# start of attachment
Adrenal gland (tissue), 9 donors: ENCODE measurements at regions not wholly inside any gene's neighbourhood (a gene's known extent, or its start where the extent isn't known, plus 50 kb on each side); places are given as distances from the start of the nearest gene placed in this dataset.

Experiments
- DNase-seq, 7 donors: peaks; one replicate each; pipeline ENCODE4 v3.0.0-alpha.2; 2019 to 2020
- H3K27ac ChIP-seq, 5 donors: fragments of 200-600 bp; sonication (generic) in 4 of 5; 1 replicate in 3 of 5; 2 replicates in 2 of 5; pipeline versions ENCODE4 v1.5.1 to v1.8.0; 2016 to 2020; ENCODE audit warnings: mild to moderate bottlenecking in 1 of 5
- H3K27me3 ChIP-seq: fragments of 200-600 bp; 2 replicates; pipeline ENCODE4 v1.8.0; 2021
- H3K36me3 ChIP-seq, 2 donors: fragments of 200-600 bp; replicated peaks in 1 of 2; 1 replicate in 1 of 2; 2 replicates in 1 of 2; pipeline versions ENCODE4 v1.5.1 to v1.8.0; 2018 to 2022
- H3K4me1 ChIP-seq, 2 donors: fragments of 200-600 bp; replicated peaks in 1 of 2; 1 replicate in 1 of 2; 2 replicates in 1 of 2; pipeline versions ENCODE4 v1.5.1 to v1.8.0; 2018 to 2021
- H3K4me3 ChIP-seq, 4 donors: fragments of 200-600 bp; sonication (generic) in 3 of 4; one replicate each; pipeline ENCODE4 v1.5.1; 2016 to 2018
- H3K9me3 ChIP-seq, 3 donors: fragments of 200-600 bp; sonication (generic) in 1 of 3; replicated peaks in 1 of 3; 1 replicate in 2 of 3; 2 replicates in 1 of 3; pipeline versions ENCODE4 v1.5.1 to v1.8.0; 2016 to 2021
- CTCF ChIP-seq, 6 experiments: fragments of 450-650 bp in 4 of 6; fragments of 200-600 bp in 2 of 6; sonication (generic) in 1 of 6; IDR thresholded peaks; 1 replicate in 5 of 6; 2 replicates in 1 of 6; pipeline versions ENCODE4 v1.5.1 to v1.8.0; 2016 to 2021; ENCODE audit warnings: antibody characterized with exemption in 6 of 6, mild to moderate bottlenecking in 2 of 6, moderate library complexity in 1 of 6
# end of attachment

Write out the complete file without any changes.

Adrenal gland (tissue), 9 donors: ENCODE measurements at regions not wholly inside any gene's neighbourhood (a gene's known extent, or its start where the extent isn't known, plus 50 kb on each side); places are given as distances from the start of the nearest gene placed in this dataset.

Experiments
- DNase-seq, 7 donors: peaks; one replicate each; pipeline ENCODE4 v3.0.0-alpha.2; 2019 to 2020
- H3K27ac ChIP-seq, 5 donors: fragments of 200-600 bp; sonication (generic) in 4 of 5; 1 replicate in 3 of 5; 2 replicates in 2 of 5; pipeline versions ENCODE4 v1.5.1 to v1.8.0; 2016 to 2020; ENCODE audit warnings: mild to moderate bottlenecking in 1 of 5
- H3K27me3 ChIP-seq: fragments of 200-600 bp; 2 replicates; pipeline ENCODE4 v1.8.0; 2021
- H3K36me3 ChIP-seq, 2 donors: fragments of 200-600 bp; replicated peaks in 1 of 2; 1 replicate in 1 of 2; 2 replicates in 1 of 2; pipeline versions ENCODE4 v1.5.1 to v1.8.0; 2018 to 2022
- H3K4me1 ChIP-seq, 2 donors: fragments of 200-600 bp; replicated peaks in 1 of 2; 1 replicate in 1 of 2; 2 replicates in 1 of 2; pipeline versions ENCODE4 v1.5.1 to v1.8.0; 2018 to 2021
- H3K4me3 ChIP-seq, 4 donors: fragments of 200-600 bp; sonication (generic) in 3 of 4; one replicate each; pipeline ENCODE4 v1.5.1; 2016 to 2018
- H3K9me3 ChIP-seq, 3 donors: fragments of 200-600 bp; sonication (generic) in 1 of 3; replicated peaks in 1 of 3; 1 replicate in 2 of 3; 2 replicates in 1 of 3; pipeline versions ENCODE4 v1.5.1 to v1.8.0; 2016 to 2021
- CTCF ChIP-seq, 6 experiments: fragments of 450-650 bp in 4 of 6; fragments of 200-600 bp in 2 of 6; sonication (generic) in 1 of 6; IDR thresholded peaks; 1 replicate in 5 of 6; 2 replicates in 1 of 6; pipeline versions ENCODE4 v1.5.1 to v1.8.0; 2016 to 2021; ENCODE audit warnings: antibody characterized with exemption in 6 of 6, mild to moderate bottlenecking in 2 of 6, moderate library complexity in 1 of 6